Ney will serve the 30-month sentence he received today in a prison in Morgantown, W.Va., where he will enroll in an alcohol abuse program. The West Virginia prison was chosen so Ney could be close to his family in Ohio.
Ney came before the judge, expressed "deep regret" and apologized to his family, friends and constituents.
Ney told the court, "I especially regret the pain this ordeal has caused my family. I hope and pray that with time and love, our family can recover from the damage I have done."
Ney added that he hoped "to battle the demons of his addictions."
Last year, Ney admitted he had alcohol and gambling addictions.
The Department of Justice recommended a 27-month sentence, but Judge Ellen Huvelle recommended Ney receive the higher end of the punishment -- 30 months -- which both parties accepted.
Huvelle increased the sentence because of Ney's dealings with Abramoff and separate dealings Ney had with a foreign businessman in London.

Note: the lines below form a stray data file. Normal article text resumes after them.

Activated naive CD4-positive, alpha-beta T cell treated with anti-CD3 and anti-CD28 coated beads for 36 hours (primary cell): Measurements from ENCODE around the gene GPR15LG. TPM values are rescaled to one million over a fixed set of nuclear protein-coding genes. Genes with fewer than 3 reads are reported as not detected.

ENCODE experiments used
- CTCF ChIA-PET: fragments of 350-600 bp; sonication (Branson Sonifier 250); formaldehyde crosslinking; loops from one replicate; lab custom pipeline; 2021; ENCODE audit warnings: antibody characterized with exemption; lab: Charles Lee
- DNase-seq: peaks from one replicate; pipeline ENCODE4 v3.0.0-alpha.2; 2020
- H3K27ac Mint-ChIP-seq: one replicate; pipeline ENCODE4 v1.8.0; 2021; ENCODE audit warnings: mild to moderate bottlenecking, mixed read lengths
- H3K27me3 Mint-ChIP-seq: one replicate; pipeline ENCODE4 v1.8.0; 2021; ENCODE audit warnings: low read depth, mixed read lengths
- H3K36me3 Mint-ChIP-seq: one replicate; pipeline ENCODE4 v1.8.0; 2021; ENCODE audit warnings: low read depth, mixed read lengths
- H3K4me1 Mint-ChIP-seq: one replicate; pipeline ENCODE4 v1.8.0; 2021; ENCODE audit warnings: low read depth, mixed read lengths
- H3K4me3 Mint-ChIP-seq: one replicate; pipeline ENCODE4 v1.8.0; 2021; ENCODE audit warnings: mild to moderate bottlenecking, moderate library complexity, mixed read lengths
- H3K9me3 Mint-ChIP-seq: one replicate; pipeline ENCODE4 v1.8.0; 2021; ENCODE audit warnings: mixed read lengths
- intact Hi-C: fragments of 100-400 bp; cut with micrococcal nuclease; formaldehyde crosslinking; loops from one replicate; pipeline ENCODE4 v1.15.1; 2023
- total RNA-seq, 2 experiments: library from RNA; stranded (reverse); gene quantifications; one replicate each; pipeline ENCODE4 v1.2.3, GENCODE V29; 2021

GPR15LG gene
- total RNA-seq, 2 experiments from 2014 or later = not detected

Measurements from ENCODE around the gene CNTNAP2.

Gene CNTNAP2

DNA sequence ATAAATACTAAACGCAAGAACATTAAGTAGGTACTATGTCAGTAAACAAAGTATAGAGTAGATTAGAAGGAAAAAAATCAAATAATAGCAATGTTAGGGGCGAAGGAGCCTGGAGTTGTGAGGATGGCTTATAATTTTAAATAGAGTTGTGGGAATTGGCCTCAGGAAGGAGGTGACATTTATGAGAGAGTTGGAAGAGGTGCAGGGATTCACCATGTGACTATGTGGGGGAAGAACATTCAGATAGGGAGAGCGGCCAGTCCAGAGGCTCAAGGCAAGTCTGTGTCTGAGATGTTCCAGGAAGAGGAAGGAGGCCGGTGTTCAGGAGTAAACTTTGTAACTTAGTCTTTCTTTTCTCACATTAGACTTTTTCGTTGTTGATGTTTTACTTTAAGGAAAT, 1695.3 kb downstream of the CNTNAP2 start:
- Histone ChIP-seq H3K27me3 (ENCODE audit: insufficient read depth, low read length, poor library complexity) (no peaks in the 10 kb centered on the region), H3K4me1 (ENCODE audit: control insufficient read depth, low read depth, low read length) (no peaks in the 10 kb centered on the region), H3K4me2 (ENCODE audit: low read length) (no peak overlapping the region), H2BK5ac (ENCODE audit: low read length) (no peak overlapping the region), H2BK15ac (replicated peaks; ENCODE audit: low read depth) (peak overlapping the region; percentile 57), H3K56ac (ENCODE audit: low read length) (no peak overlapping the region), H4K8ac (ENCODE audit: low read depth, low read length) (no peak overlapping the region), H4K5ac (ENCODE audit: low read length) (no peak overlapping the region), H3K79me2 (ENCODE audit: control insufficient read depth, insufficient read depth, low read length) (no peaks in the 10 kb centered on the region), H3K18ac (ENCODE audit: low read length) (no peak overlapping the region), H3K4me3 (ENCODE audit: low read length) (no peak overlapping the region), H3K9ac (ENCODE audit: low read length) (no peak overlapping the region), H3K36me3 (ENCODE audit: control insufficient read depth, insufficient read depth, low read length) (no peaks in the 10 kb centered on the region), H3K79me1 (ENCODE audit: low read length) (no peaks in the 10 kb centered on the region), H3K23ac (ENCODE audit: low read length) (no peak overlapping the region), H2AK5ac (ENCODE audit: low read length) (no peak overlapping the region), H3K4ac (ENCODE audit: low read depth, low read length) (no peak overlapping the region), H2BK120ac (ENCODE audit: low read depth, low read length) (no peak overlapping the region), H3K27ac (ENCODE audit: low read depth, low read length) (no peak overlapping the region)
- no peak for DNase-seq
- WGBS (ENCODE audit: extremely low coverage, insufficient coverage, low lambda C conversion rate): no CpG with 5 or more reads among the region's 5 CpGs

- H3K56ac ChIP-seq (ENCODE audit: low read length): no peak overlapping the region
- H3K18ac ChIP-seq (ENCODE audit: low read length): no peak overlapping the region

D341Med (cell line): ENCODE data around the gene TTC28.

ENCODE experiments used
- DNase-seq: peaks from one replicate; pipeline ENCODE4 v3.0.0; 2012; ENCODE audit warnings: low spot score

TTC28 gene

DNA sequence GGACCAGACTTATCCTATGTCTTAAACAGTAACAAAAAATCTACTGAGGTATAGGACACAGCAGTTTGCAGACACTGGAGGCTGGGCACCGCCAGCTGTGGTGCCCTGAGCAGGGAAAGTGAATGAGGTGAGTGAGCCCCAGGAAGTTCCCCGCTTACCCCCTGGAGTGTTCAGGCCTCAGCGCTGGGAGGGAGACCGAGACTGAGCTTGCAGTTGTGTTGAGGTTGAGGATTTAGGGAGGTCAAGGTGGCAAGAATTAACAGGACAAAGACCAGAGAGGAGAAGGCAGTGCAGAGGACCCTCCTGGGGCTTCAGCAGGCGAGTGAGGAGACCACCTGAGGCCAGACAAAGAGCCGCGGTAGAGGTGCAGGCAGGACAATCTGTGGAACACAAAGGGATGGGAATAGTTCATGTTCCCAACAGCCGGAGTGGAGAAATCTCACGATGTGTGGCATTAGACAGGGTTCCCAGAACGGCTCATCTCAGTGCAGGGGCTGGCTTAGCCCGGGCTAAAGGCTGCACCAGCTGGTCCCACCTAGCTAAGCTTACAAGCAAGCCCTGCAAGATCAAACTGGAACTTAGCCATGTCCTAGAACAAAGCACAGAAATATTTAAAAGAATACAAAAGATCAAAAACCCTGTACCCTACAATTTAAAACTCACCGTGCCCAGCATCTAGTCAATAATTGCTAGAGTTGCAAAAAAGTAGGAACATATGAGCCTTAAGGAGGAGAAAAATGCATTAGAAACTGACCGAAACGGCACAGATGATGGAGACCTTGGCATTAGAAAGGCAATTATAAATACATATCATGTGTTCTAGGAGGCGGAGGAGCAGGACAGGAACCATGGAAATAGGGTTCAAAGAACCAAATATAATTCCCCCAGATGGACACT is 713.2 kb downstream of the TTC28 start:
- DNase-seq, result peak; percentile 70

ABC News confirmed from Justice Department and Immigrations and Customs Enforcement officials that the businessman was Syrian.
In his plea agreement, Ney admitted accepting more than $45,000 in gambling chips from the businessman. Ney also had one of his staffers carry $5,000 of the gambling chips through U.S. Customs.
Not mentioned today, but in his guilty plea, Ney admitted to contacting the State Department to inquire about changing export codes to have U.S. aircraft parts sold to Iran.
Ney paid $200 before leaving the courthouse today and must pay $6,000 over the next two years in addition to serving community service hours. Judge Huvelle denied Ney's plea to expand the $6,000 payment over three years.
Judge Huvelle said the 30 month sentence was appropriate because Ney's "illegal conduct spanned a good number of years. … Four years is a long time."
Huvelle added Ney's conduct was a "significant and serious abuse of the public's trust."
On Ney's alcohol and gambling problems, Huvelle said, "I don't think that actually explains what happened."
Also today, House Speaker Nancy Pelosi, D-Calif., was asked at the National Press Club to explain why Ney has not been stripped of his congressional pension.
She said there was "a real question" as to whether Congress would have the constitutional authority to take such action retroactively.
Pelosi made her comments while delivering a "prebuttal" to President Bush's State of the Union address.